cn7b00262_si_001.pdf (167.78 kB)

A Detailed Model of Electroenzymatic Glutamate Biosensors To Aid in Sensor Optimization and in Applications in Vivo

Download (167.78 kB)
journal contribution
posted on 27.10.2017, 00:00 by Mackenzie Clay, Harold G. Monbouquette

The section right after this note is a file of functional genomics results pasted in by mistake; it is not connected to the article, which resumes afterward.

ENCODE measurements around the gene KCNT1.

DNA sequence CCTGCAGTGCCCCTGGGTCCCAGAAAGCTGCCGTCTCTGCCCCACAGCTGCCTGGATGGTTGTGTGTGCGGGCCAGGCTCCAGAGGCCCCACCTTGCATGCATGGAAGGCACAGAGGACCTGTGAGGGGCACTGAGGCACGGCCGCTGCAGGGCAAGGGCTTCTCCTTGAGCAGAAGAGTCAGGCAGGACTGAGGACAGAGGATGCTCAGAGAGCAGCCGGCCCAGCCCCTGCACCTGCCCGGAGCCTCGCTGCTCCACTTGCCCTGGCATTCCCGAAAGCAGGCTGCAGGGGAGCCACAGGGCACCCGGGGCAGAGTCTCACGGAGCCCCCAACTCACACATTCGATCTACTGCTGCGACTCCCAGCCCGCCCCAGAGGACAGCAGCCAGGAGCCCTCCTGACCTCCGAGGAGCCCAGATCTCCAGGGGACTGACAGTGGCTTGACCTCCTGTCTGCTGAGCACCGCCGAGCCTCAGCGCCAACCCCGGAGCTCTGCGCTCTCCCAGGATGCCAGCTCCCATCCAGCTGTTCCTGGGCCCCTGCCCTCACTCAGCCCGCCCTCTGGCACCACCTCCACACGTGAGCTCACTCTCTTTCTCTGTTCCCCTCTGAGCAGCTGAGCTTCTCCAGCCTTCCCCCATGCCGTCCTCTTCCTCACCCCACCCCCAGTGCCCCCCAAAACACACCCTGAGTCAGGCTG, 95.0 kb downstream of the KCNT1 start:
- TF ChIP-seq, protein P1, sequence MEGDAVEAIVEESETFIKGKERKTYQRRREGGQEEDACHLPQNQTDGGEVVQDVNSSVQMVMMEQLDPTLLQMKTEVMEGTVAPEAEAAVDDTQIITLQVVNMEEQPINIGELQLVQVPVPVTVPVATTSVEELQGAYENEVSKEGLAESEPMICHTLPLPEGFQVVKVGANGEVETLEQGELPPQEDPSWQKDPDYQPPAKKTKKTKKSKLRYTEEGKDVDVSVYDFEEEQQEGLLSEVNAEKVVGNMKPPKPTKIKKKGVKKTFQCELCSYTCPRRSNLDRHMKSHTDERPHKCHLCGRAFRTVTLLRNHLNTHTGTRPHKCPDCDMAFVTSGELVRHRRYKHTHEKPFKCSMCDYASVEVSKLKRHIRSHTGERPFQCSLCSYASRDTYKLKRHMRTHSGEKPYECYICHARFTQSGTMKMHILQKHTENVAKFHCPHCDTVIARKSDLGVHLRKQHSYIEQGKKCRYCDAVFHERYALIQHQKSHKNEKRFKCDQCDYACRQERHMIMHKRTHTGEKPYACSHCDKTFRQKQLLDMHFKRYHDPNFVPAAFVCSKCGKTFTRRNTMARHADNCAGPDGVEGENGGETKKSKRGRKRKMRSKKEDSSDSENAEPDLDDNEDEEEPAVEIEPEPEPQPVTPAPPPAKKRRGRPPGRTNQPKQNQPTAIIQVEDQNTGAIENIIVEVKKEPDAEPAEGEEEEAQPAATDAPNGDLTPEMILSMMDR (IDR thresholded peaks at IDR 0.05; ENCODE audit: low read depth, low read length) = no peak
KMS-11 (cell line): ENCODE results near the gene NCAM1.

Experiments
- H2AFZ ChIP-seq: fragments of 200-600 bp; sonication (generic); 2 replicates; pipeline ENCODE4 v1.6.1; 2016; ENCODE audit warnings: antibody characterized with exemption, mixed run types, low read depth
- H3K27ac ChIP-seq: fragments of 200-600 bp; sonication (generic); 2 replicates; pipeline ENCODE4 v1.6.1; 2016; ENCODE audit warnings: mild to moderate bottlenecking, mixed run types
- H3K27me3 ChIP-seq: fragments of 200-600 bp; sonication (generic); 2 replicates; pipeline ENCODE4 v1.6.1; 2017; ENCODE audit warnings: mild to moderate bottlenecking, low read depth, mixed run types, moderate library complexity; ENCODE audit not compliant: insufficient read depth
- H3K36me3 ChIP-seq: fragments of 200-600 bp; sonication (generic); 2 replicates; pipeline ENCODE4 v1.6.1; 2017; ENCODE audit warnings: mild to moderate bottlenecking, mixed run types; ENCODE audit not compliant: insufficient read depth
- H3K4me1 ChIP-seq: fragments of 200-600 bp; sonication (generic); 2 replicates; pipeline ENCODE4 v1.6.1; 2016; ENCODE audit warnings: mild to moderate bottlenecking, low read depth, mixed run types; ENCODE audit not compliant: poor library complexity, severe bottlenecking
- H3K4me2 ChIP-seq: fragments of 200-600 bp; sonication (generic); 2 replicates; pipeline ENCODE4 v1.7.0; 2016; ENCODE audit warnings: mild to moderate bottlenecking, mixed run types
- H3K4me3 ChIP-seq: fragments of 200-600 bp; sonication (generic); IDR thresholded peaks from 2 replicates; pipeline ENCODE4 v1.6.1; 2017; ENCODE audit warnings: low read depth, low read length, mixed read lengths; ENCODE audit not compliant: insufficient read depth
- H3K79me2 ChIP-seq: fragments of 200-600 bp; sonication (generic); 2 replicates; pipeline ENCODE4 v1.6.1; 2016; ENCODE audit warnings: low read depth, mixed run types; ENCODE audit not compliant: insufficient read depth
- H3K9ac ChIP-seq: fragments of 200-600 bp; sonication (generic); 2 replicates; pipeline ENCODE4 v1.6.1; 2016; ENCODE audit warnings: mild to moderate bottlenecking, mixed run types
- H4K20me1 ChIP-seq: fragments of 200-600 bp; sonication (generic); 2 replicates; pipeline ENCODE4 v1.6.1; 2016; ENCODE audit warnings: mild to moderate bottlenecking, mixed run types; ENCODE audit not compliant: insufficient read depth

Simulations conducted with a detailed model of glutamate biosensor performance describe the observed sensor performance well, illustrate the limits of sensor performance, and suggest a path toward sensor optimization. Glutamate is the most important excitatory neurotransmitter in the brain, and electroenzymatic sensors have emerged as a useful tool for the monitoring of glutamate signaling in vivo. However, the utility of these sensors currently is limited by their sensitivity and response time. A mathematical model of a typical glutamate biosensor consisting of a Pt electrode coated with a permselective polymer film and a top layer of cross-linked glutamate oxidase has been constructed in terms of differential material balances on glutamate, H2O2, and O2 in one spatial dimension. Simulations suggest that reducing thicknesses of the permselective polymer and enzyme layers can increase sensitivity ∼6-fold and reduce response time ∼7-fold, and thereby improve resolution of transient glutamate signals. At currently employed enzyme layer thicknesses, both intrinsic enzyme kinetics and enzyme deactivation likely are masked by mass transfer. However, O2-dependence studies show essentially no reduction in signal at the lowest anticipated O2 concentrations for expected glutamate concentrations in the brain and that O2 transport limitations in vitro are anticipated only at glutamate concentrations in the mM range. Finally, the limitations of current biosensors in monitoring glutamate transients is simulated and used to illustrate the need for optimized biosensors to report glutamate signaling accurately on a subsecond time scale. This work demonstrates how a detailed model can be used to guide optimization of electroenzymatic sensors similar to that for glutamate and to ensure appropriate interpretation of data gathered using such biosensors.